Improv Tip Week #30-Transcribe Yourself - Jason Klobnak Music

Improv Tip Week #30-Transcribe Yourself

I hope all of you had a Merry Christmas and Happy Holidays! Welcome to week #30, which will be the last tip of 2011! Since this will be the last tip of the calendar year, I wanted to encourage everyone to check out Targeting: Improvisation With Purpose one last time and invite you to check it out by going to the link to the right or by going to Jason Klobnak Music. The E-book version works great on mobile devices (which is an instant download available all across the globe) and the printed version is sturdy and sits nicely on a music stand. I’m hoping to have the E-book version available in a few different languages towards the beginning of 2012.

If this is your first time to this blog…welcome! If you’re a returning visitor, welcome back! This week’s tip is called Transcribe Yourself. I don’t know about you, but I prefer listening to good musicians who sound like themselves. The world has plenty of carbon copies of just about everything. It’s refreshing to hear someone improvise from their depths. One way we can develop our personal sound is by transcribing ourselves. The great thing about this tip is that it’s great for every musician, regardless of their developmental stage. Beginners to advanced musicians can gain great benefit by transcribing what they hear in their head. Granted, advanced musicians can do this quite a bit faster (in the moment). But with time-beginners can reach that goal as well.

Here’s a simple 2-step process to get this started. First, without accompaniment, sing a line that you hear in your head. Second, play it on your instrument. Repeat this over and over with the same line or with new lines. If needed, you can write them down. I prefer that you don’t write them down, though, as you’re attempting to make the connection from what you hear to what you play. Eventually, this process will become faster and you’ll be able to make the connection in the moment. The great thing about this is you’re transcribing yourself. The lines you sing are the ones that have stuck with you (you’ve heard it somewhere before) or what is coming out of pure inspiration. Either way, they become personalized by the way YOU heard it and the way YOU play it. If every musician spent some time transcribing themselves, the world would have fewer copies and more unique musicians.

I hope you’ve enjoyed this week’s tip (and start putting it to use into 2012)! Please share this tip (and blog) with your friends, colleagues and students via Facebook, Twitter, LinkedIn and other sites you contribute to as I would love to see more and more of our musicians across the globe have their own personalized sound. Let’s make 2012 a landmark year in music that the history books look back on in dedication with its own chapter!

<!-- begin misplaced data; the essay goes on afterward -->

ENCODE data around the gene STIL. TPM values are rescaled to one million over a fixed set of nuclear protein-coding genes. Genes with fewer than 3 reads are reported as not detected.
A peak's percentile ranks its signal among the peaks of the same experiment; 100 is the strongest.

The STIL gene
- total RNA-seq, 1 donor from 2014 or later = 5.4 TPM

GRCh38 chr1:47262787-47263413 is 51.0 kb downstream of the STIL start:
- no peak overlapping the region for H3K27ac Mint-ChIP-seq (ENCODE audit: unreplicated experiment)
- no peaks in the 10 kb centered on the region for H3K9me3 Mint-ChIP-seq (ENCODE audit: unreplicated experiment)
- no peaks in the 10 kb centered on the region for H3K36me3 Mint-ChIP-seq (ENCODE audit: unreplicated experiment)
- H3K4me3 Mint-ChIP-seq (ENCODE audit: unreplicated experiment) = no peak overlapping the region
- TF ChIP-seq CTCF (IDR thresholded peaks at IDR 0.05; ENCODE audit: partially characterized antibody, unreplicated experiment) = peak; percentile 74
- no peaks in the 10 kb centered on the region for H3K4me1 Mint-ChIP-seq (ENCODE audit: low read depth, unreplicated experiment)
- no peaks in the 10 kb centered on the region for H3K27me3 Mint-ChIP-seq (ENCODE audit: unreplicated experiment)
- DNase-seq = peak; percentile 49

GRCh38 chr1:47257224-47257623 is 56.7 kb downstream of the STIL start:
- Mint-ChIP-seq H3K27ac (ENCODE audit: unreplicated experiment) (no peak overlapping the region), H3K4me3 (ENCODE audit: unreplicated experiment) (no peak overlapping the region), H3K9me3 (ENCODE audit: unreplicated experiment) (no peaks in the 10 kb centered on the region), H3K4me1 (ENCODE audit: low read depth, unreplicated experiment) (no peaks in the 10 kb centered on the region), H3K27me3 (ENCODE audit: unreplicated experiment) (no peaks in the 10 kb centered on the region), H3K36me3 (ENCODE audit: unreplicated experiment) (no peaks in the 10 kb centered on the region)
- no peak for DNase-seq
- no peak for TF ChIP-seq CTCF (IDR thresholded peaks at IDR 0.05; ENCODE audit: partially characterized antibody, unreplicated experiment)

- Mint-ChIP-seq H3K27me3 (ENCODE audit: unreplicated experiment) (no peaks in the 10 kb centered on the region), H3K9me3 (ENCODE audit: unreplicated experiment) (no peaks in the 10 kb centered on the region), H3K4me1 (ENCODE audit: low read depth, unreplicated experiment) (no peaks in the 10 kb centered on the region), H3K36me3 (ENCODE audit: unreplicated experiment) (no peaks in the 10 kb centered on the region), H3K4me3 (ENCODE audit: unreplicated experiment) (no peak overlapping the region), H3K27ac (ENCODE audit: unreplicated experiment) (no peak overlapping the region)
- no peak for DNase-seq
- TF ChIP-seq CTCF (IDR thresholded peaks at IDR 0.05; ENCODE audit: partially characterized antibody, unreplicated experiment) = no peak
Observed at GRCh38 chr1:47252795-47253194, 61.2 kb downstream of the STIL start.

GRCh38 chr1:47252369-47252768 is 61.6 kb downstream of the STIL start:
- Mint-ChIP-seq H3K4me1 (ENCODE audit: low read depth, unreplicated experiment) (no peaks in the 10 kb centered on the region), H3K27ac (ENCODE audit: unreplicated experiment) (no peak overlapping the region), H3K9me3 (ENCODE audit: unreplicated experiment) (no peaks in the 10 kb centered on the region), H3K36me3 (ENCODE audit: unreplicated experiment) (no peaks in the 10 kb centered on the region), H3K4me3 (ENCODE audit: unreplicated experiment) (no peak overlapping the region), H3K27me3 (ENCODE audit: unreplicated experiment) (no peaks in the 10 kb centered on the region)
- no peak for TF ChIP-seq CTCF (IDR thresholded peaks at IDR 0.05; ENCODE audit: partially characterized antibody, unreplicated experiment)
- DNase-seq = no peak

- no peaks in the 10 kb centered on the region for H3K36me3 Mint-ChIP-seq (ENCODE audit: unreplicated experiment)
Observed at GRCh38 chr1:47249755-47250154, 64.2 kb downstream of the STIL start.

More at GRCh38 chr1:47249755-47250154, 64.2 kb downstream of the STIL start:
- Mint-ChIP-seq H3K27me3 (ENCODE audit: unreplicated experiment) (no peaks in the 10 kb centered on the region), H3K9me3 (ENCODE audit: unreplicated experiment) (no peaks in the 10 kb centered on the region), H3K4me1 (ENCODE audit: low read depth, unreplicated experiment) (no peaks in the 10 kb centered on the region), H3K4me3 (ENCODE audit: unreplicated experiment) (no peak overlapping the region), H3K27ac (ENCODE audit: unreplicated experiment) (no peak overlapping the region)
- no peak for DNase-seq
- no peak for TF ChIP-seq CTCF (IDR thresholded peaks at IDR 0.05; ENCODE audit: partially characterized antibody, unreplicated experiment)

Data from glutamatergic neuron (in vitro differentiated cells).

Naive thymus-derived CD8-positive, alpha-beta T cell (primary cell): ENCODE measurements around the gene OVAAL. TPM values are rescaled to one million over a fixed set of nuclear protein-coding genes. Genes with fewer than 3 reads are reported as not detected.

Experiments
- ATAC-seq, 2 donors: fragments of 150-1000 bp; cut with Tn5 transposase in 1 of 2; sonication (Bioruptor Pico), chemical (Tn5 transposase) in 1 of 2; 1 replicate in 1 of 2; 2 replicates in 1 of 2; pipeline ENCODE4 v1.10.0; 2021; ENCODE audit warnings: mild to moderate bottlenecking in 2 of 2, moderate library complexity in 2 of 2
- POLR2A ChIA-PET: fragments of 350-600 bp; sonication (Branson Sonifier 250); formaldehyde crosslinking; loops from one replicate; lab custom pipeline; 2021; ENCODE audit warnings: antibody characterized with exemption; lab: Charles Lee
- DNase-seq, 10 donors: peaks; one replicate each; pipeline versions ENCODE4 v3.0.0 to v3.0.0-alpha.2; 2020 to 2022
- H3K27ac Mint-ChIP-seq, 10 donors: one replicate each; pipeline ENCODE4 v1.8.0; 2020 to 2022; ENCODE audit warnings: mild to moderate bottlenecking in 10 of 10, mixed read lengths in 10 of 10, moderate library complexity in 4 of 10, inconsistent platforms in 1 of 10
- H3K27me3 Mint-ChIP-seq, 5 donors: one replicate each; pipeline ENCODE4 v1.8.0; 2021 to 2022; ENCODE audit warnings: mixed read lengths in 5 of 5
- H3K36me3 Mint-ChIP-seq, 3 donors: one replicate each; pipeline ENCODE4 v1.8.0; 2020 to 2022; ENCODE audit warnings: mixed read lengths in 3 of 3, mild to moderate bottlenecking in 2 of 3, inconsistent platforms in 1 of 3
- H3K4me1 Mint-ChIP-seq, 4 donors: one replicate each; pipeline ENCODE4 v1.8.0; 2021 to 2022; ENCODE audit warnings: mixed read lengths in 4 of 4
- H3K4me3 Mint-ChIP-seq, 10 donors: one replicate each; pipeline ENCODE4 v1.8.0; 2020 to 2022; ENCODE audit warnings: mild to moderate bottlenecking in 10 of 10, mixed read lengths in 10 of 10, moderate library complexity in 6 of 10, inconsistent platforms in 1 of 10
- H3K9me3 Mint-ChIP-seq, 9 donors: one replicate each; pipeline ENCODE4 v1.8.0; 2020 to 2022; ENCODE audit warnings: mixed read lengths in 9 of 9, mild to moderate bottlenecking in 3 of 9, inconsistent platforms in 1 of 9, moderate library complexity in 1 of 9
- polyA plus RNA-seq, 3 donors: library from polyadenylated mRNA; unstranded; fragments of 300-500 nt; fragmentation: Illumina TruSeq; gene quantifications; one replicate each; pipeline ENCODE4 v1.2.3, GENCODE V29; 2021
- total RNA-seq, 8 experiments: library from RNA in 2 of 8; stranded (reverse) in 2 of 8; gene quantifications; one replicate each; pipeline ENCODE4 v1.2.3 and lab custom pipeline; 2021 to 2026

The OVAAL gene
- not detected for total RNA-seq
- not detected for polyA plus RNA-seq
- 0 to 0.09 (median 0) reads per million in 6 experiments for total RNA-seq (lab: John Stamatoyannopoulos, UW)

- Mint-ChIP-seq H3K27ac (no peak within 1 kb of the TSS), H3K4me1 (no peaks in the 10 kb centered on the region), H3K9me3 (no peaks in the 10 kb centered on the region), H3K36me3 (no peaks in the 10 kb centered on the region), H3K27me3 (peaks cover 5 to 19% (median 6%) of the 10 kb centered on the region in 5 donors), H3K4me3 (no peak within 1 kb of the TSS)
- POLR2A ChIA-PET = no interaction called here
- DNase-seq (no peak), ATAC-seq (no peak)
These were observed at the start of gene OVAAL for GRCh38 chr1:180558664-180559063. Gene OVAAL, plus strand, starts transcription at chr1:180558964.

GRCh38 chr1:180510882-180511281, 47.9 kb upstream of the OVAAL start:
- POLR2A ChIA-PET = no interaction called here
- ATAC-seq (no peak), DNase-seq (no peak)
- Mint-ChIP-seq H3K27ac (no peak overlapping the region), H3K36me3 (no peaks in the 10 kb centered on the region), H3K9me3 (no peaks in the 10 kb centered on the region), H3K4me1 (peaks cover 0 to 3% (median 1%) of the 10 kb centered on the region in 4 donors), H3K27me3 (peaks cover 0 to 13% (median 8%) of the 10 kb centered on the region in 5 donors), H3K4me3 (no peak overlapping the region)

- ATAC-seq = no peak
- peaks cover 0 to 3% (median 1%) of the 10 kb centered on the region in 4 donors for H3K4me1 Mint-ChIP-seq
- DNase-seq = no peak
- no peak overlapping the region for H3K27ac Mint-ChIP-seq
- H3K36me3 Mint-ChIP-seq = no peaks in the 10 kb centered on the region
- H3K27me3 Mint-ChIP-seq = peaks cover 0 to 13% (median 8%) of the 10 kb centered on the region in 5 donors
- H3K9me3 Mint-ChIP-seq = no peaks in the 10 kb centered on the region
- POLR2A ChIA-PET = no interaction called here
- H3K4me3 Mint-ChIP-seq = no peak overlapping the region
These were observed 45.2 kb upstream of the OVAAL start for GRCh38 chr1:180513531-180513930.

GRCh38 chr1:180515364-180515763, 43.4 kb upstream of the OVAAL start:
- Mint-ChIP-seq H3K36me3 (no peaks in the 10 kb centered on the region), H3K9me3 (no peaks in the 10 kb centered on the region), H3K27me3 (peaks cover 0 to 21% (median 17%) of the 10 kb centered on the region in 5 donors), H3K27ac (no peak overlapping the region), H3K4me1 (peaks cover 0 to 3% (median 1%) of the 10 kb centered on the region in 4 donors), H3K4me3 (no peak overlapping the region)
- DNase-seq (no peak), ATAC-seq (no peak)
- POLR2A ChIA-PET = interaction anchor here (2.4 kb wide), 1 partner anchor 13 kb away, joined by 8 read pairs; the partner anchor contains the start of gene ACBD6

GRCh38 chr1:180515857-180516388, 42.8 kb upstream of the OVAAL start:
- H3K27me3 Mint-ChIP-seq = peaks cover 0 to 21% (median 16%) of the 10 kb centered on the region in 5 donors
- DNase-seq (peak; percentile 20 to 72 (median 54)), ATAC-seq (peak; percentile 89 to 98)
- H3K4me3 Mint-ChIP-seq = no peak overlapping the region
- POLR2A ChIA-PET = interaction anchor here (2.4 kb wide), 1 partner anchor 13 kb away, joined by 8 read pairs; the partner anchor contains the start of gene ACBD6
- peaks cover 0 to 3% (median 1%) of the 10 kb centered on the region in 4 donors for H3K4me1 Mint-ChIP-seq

About the Author jasonklobnak

Jason Klobnak is a versatile trumpet player that has been performing as an active musician, author, clinician, composer and educator. His band, J's Ruckus, is Denver's blend of Post-Bop, Soul, Gospel, and Hip-Hop. They perform infectious and up-lifting originals for audiences hungry for a memorable live experience. J's Ruckus released their latest album, Suck Less, in March of 2020 and their first EP, Sermons, in July of 2019. Both were recorded live in front of an audience. Suck Less was recorded to a packed auditorium at Arapahoe Community College's Waring Theater in Littleton, CO. Sermons was recorded in front of a sold out crowd at the Soiled Dove Underground.  The JKQ (the Jason Klobnak Quintet/Quartet) is Mr. Klobnak's Hammond B-3 centered groups. The JKQ released their third full-length album in March of 2018 called Friends & Family. It has been very well reviewed, on numerous Top 10 lists for Jazz radio stations across the country (including Denver's KUVO 89.3FM which named it May 2018's CD of the month), and in Jazzweek's Top 100. Each composition was written for specific family and close friends (that might as well be family). Their second album, New Chapter, was recorded in part thanks to the Pathways to Jazz Grant from the Boulder County Arts Alliance. In 2015 and 2016, New Chapter was in the Top 75 on the Jazzweek charts and on the Top 10 playlists for over a dozen radio stations worldwide. Their first album, Mountain, Move made the Best Recordings of 2013 list from by C. Michael Bailey. His very well reviewed Christmas single, Hark the Herald, in 2016 as part of a creative project with musicians James Roberson and Nathaniel Kearney Jr. Besides the JKQ, Mr. Klobnak is a B.A.C. (Best American Craftsman-custom trumpet), Denis Wick (mouthpiece and mutes) and Westone Audio endorsed artist (ES20 and Tru Customs). Mr. Klobnak has played and recorded for numerous groups ranging from jazz, soul/R&B, indie-rock/pop and gospel. In addition to performing, he has also written two improvisation-based books called Targeting: Improvisation With Purpose and Breaking the Monotony and is currently an adjunct professor and brass instructor at Arapahoe Community College. Mr. Klobnak holds a bachelor degree from Drake University (Des Moines, IA) and a Master’s degree from the University of Denver, Lamont School of Music (Denver, CO).